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Introducing TESS and ExoMAST

J. Tumlinson (tumlinson[at]stsci.edu) and A. Smith (arfon[at]stsci.edu)

This year is an exciting time for exoplanet science at STScI. NASA’s Transiting Exoplanets Survey Satellite (TESS) launched from Cape Canaveral on April 18 and began collecting science data over the summer. TESS will monitor the time-dependent brightness of 200,000 stars with the main goal of detecting 50 small, rocky planets with measured masses. TESS does this with four identical cameras of 24 × 24 degree field of view that image the sky at two-second intervals. Postage stamps of the 200,000 targeted stars will be downloaded at a two-minute cadence as part of the main planet searches. Full-frame images, which will also be available via MAST, will be obtained every 30 minutes to enable a wide range of additional science projects, including exoplanets, stellar astrophysics, and transients.

STScI’s Mikulski Archive for Space Telescopes (MAST) is the archive for all TESS data. MAST already holds the TESS End-to-End simulated data (“ETE-6”) and the TESS input catalog of stars (the “TIC”). The first two sectors of flight data are currently being prepared for release—see the websites below for the date of this release.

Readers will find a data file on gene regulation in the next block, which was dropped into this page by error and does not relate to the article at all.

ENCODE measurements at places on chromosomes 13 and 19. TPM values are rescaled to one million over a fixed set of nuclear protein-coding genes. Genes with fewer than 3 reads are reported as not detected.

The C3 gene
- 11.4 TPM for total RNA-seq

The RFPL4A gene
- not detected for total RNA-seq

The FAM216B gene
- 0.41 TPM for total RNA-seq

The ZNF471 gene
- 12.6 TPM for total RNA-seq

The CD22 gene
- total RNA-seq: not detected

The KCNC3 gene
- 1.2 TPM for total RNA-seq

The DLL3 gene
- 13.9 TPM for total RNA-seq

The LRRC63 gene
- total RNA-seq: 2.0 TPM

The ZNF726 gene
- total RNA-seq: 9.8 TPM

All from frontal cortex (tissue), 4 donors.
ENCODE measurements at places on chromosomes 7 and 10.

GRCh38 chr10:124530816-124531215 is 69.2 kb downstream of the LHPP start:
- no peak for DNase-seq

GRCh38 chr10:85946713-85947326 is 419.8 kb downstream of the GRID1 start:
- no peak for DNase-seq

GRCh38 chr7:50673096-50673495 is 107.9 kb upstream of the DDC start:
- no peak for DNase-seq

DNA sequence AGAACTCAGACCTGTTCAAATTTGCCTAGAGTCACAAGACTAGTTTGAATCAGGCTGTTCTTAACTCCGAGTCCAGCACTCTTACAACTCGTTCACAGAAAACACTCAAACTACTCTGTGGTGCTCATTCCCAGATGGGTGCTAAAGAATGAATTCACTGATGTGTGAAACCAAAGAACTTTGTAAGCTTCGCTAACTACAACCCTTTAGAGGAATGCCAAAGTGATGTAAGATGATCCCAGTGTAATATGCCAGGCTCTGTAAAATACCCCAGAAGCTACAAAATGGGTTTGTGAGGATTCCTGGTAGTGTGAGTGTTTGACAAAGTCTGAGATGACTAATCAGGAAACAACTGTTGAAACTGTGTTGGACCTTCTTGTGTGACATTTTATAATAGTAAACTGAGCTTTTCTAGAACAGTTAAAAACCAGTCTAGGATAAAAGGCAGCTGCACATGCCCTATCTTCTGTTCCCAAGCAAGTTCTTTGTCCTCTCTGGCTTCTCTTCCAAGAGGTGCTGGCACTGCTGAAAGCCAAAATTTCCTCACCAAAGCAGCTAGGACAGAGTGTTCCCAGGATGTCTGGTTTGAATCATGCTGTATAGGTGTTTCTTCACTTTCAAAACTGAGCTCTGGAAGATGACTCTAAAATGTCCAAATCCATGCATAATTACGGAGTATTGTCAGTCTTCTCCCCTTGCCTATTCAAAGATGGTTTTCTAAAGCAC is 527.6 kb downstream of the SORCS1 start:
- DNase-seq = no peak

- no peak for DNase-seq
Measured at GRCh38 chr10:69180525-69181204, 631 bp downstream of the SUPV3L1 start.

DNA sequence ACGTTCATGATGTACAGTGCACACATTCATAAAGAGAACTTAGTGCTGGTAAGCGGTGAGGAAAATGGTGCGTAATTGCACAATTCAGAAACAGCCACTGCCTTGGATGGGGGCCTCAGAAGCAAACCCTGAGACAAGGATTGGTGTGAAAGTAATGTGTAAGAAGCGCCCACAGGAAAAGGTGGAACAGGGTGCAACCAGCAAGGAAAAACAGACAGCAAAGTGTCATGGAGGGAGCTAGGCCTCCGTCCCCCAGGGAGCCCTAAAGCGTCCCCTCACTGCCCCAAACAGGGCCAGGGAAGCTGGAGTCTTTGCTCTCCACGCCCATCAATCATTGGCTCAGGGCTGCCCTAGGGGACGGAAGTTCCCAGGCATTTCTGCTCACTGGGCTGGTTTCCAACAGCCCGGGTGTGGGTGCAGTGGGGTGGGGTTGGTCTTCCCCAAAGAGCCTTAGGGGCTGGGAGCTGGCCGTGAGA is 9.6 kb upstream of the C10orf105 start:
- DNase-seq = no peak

TESS is a NASA Astrophysics Explorer mission led and operated by MIT and managed by NASA’s Goddard Space Flight Center. Additional partners include STScI, Northrop Grumman, NASA/Ames, and the Harvard-Smithsonian Center for Astrophysics. To keep up to date on TESS developments, check archive.stsci.edu/tess, tess.mit.edu, and tess.gsfc.nasa.gov, or follow @NASA_TESS and @TESSatMIT on Twitter. This field from all four cameras includes both Magellanic Clouds, which are dwarf galaxies orbiting the Milky Way, as well as a number of globular clusters and bright nearby stars. 

Figure 1. Tess first light
Figure 1:  The "First Light" image from TESS. This composite image from all four cameras shows the two Magellanic Clouds, which are dwarf galaxies orbiting the Milky Way, as well as a number of nearby globular clusters and bright stars. Image from NASA/MIT/TESS

MAST is also proud to present “ExoMAST,” a new science portal devoted to consolidating MAST’s exoplanet holdings under an easy-to-use interface (https://exo.mast.stsci.edu). Searching on a planet’s name yields metadata on the star, planet, and system properties, links to all of MAST’s data on that planet, and direct links to the metadata source publications in the ADS. Furthermore, there is an Application Programming Interface (API), that can be integrated with other software packages to enable large searches on various properties of the planet and system. ExoMAST is a collaboration between MAST and STScI’s Data Science Mission Office.

Figure 2
Figure 2:  This screen capture from ExoMAST shows the format of the comprehensive page returned by a search on the planet GJ 1214b. Planet, star, and system data is tabulated at upper left, a published transmission spectrum is shown at the upper right, and a table of all MAST's holdings from its various missions is below.